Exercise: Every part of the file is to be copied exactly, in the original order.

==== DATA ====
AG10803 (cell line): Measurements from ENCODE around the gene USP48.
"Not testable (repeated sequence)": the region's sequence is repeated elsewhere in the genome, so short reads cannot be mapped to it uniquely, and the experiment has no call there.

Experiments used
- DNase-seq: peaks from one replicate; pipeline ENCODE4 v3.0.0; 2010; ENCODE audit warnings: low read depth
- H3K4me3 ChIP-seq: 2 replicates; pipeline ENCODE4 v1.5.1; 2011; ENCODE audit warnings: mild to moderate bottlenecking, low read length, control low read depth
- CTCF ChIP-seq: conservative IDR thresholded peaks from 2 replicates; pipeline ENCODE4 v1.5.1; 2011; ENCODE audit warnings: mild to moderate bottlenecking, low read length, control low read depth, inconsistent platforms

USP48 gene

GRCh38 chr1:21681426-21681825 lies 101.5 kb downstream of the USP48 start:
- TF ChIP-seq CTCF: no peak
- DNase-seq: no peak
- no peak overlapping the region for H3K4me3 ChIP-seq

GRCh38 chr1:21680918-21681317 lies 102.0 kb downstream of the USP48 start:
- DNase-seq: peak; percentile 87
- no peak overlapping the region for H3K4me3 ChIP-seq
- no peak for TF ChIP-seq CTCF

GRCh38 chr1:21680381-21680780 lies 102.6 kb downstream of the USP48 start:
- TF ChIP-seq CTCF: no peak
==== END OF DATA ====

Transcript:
AG10803 (cell line): Measurements from ENCODE around the gene USP48.
"Not testable (repeated sequence)": the region's sequence is repeated elsewhere in the genome, so short reads cannot be mapped to it uniquely, and the experiment has no call there.

Experiments used
- DNase-seq: peaks from one replicate; pipeline ENCODE4 v3.0.0; 2010; ENCODE audit warnings: low read depth
- H3K4me3 ChIP-seq: 2 replicates; pipeline ENCODE4 v1.5.1; 2011; ENCODE audit warnings: mild to moderate bottlenecking, low read length, control low read depth
- CTCF ChIP-seq: conservative IDR thresholded peaks from 2 replicates; pipeline ENCODE4 v1.5.1; 2011; ENCODE audit warnings: mild to moderate bottlenecking, low read length, control low read depth, inconsistent platforms

USP48 gene

GRCh38 chr1:21681426-21681825 lies 101.5 kb downstream of the USP48 start:
- TF ChIP-seq CTCF: no peak
- DNase-seq: no peak
- no peak overlapping the region for H3K4me3 ChIP-seq

GRCh38 chr1:21680918-21681317 lies 102.0 kb downstream of the USP48 start:
- DNase-seq: peak; percentile 87
- no peak overlapping the region for H3K4me3 ChIP-seq
- no peak for TF ChIP-seq CTCF

GRCh38 chr1:21680381-21680780 lies 102.6 kb downstream of the USP48 start:
- TF ChIP-seq CTCF: no peak